By James Davey
LONDON (Reuters) -Britain's biggest retailer Tesco said it would focus on offering customers better value deals in January as it does not believe inflation has peaked, preparing for a tough 2023 after shoppers defied the cost of living crisis and spent big at Christmas.
Trading updates show Britons did not hold back in December, with families hosting larger Christmas gatherings after two years of pandemic restrictions and treating themselves at home rather than going out to bars and restaurants to save cash.
"You could see people celebrating but in a responsible way, that I think was the theme at Christmas," Tesco Chief Executive Ken Murphy told reporters.
"They were managing their spend, they spread that spend a little bit and they bought better value products."
For Tesco that led to a better-than-expected 4.3% rise in underlying UK sales in the quarter to Nov. 26, and a 7.2% rise in the six weeks to Jan. 7, making it one of the sector's stronger performers, along with rival Sainsbury's and discounters Aldi and Lidl.
“[Tesco was] clearly a winner competitively over Christmas…and so the virtuous circle of scale benefits being reinvested in price to weaken smaller competitors and gain share can continue,” one top 20 Tesco shareholder told Reuters.
But the sector is now braced for a tough year, with surging energy and property costs and higher taxes squeezing consumers' budgets, leaving their confidence close to record lows.
"We are more focused this January on value because we think that's what's important to customers," said Murphy.
But he saw reasons for some optimism.
"Customers are weathering the storm, we're in a full employment market, I think the sense is that maybe the recession will be a little shallower than maybe people were thinking," he said.
Asked about inflation, running at 10.7% in November, he said: "We're not sure it's peaked just yet. We would hope that by the middle of the year it will have peaked and then we will see it come down the other side."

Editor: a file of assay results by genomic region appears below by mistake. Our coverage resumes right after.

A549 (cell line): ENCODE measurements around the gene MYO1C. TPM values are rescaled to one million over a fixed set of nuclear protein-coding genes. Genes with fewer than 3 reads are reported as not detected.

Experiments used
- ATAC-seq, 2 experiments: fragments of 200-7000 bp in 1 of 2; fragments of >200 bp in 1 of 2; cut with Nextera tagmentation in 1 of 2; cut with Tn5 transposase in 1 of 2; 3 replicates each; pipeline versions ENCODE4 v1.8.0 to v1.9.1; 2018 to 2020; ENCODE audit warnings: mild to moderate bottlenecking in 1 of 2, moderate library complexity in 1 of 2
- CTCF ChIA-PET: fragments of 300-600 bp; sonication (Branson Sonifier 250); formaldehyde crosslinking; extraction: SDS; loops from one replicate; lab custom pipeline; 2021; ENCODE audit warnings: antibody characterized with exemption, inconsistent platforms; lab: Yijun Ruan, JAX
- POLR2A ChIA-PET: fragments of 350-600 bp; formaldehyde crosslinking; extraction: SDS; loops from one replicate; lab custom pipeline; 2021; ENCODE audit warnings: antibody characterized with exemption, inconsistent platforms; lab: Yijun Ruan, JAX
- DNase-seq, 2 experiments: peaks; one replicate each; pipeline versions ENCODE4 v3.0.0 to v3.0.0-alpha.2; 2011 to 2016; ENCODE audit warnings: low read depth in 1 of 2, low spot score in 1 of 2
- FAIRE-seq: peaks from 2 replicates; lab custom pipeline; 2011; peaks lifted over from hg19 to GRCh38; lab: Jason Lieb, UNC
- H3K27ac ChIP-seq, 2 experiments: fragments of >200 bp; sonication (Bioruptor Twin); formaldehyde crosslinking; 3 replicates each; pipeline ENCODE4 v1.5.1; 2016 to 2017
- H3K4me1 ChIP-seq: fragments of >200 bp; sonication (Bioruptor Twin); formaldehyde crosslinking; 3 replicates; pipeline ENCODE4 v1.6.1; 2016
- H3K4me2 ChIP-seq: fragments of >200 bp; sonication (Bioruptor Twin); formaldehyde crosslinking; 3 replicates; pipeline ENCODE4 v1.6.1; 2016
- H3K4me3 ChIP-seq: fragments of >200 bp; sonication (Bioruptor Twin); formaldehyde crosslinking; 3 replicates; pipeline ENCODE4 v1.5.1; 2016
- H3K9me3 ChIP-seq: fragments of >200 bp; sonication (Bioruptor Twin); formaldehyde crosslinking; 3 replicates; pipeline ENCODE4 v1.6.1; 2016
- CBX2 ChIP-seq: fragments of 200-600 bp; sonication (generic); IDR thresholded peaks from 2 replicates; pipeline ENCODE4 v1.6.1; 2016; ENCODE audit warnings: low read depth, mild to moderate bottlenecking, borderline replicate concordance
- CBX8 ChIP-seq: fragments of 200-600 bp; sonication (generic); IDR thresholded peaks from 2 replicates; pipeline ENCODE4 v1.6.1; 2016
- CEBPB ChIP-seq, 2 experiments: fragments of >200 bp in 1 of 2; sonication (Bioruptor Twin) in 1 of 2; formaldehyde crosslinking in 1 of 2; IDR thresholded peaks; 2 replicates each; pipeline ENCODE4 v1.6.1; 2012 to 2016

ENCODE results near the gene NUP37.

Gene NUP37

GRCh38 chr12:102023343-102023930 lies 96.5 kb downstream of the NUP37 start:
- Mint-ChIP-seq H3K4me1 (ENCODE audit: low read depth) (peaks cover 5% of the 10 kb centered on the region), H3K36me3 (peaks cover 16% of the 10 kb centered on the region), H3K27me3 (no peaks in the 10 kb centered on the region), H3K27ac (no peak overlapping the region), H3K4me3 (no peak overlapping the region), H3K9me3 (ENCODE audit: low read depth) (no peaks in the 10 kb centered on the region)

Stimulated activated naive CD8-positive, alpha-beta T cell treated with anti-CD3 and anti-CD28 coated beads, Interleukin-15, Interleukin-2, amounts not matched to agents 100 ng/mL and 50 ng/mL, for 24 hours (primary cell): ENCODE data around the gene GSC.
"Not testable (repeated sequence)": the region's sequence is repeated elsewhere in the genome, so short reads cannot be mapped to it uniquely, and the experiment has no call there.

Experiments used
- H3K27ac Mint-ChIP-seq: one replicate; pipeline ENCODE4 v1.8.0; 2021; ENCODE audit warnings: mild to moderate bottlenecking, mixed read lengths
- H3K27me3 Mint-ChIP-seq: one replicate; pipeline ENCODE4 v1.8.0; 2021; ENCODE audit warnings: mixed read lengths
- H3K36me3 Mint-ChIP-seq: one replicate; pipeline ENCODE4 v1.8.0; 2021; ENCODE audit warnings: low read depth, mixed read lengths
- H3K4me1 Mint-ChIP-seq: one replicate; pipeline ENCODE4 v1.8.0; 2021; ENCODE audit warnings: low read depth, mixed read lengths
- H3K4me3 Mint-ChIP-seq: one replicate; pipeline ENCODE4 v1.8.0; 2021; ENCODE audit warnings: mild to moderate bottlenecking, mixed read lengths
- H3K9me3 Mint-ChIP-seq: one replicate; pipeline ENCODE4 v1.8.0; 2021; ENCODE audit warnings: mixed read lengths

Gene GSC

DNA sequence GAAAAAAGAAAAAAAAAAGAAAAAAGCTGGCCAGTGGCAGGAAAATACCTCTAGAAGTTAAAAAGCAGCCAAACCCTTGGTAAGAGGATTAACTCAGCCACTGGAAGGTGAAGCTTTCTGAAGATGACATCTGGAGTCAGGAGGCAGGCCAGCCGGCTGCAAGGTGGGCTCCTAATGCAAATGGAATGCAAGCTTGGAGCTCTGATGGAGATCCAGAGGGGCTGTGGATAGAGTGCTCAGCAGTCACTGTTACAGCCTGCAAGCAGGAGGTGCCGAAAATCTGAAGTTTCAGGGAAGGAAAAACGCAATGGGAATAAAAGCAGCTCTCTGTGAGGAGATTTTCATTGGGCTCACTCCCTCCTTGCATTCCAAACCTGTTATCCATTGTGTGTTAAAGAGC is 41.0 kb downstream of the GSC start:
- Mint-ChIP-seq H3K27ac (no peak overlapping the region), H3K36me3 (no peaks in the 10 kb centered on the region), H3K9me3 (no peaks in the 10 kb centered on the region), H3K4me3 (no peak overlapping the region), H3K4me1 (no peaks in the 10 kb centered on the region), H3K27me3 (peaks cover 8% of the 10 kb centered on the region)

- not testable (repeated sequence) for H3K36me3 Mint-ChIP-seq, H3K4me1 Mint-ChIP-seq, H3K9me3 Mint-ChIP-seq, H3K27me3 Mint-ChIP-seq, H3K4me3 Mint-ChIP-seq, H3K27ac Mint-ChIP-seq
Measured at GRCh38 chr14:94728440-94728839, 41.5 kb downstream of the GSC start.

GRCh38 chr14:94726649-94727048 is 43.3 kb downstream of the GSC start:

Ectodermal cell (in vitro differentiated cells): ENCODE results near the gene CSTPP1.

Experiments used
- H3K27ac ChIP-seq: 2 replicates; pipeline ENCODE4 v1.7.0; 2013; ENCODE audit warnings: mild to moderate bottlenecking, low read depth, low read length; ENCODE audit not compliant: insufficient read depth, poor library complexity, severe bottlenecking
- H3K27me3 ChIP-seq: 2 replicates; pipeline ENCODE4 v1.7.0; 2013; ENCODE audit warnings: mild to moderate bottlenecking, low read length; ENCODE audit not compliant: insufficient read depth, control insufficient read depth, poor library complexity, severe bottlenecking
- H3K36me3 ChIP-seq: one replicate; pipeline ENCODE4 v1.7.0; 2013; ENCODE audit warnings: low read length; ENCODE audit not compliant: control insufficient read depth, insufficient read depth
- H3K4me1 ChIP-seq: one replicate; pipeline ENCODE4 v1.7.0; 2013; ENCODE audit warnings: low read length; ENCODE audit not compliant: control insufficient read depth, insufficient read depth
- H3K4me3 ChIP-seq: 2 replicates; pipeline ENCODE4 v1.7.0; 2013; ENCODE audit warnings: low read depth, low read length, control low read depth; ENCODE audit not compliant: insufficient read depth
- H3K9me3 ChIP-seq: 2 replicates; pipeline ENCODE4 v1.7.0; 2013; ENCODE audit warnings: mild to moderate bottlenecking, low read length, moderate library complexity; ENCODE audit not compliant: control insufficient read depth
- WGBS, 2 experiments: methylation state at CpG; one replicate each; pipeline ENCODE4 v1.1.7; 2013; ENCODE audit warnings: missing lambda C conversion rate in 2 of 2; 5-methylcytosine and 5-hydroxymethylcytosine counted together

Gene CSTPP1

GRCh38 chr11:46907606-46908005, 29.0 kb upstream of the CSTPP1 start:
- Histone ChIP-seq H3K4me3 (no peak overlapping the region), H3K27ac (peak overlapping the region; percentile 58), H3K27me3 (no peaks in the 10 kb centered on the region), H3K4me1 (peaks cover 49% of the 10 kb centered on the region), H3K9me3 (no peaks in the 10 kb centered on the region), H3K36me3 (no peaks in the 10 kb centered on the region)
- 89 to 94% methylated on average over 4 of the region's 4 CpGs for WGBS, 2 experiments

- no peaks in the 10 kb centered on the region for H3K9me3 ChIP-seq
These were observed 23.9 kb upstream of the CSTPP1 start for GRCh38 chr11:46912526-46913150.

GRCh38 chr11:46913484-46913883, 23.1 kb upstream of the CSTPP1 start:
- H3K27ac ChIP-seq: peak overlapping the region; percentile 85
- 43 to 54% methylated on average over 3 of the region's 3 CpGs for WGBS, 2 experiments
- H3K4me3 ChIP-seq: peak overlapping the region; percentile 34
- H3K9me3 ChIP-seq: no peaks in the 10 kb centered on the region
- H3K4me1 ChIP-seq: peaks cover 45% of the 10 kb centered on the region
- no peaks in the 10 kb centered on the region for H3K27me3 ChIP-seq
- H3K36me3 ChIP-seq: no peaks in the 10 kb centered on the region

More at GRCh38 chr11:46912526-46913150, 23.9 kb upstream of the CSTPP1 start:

Industry data has shown the grocery sector as a whole delivered record festive sales, albeit growth was driven by price inflation rather than increased volumes.
Tesco, with a 27.5% share of Britain's grocery market, said it had good momentum going into 2023 and expected to "maintain our competitiveness and deliver a strong performance relative to the market despite the challenging conditions ahead".
Tesco has benefited from a scheme to price-match Aldi on over 600 products and the popularity of its "Clubcard Prices" loyalty programme that offers discounts.
Tesco, like Sainsbury's, is absorbing some of its cost inflation rather than passing it all on to consumers.
Analysts welcomed the solid trading but Sophie Lund-Yates, lead equity analyst at Hargreaves Lansdown, said aggressive pricing could hurt profit margins.
"The tug of war between pricing and volumes is clearly producing a good result, which is why profit expectations have been reiterated, but it's still hardly an ideal state of affairs for the big names in industry," she said.
Tesco kept its forecast for 2022-23 retail adjusted operating profit of 2.4-2.5 billion pounds ($2.9-$3.0 billion), down from 2.65 billion pounds in 2021-22.
It expects retail free cash flow of at least 1.8 billion pounds and profit from Tesco Bank of 120-160 million pounds.
Shares in Tesco have fallen 16% over the last year, but are up 8% over the last month. They were down 0.5% in morning trading.
(Reporting by James Davey Additional reporting by Sinéad Cruise and Muvija MEditing by Tomasz Janowski and Mark Potter)